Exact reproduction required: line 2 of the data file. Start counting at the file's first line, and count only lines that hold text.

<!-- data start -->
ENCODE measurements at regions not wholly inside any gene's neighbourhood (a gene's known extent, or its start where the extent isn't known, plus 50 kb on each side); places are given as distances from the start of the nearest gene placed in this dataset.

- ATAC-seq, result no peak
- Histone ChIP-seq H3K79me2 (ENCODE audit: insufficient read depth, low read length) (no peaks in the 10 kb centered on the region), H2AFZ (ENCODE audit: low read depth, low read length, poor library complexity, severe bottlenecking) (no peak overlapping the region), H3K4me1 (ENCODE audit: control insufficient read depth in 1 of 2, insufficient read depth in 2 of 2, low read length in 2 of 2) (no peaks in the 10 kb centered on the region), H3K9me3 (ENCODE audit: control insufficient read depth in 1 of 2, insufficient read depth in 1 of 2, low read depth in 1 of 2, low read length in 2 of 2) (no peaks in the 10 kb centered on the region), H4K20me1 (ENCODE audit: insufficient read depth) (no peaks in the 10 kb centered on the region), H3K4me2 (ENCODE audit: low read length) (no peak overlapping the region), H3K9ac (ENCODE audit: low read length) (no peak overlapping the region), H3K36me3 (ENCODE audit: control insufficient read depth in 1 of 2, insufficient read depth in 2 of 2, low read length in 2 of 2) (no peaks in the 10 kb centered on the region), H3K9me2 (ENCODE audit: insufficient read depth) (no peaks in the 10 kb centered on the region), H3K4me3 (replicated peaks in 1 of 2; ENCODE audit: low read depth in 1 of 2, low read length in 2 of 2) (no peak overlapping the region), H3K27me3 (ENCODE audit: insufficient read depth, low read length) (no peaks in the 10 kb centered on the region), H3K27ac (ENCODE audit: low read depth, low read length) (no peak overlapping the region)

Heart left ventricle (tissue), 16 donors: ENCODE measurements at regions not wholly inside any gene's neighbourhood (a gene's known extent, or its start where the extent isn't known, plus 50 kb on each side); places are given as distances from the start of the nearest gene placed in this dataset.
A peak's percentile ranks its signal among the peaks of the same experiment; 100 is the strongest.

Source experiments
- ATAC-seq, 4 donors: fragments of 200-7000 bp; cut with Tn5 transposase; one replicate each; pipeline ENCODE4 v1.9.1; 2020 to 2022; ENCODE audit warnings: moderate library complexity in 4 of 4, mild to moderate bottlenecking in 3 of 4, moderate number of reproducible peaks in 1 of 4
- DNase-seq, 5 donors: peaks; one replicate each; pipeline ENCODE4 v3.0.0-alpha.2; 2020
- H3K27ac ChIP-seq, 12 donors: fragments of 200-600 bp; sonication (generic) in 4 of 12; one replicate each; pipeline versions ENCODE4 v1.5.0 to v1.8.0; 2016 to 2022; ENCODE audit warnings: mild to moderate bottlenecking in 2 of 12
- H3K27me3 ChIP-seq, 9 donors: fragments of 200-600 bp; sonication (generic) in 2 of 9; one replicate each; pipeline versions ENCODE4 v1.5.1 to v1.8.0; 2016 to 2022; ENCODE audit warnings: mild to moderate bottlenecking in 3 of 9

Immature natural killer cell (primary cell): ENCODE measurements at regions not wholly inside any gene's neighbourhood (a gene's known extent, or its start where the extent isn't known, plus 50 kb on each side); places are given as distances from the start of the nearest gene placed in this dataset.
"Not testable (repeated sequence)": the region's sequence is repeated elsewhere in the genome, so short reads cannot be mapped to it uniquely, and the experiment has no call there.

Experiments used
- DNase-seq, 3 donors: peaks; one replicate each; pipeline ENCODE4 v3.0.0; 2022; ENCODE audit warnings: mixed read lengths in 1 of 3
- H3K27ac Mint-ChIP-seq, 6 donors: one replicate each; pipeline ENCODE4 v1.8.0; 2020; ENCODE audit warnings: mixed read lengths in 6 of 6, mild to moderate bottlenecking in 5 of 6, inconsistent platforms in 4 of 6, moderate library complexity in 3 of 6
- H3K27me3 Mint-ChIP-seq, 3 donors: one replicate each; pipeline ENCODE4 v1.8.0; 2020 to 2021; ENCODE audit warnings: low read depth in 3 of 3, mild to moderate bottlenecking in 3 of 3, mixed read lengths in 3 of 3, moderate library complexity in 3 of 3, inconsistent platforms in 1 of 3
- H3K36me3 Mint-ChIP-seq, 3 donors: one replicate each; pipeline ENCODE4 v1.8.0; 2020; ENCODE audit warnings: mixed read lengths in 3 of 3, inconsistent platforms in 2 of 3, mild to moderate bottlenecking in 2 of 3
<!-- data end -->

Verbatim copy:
- ATAC-seq, result no peak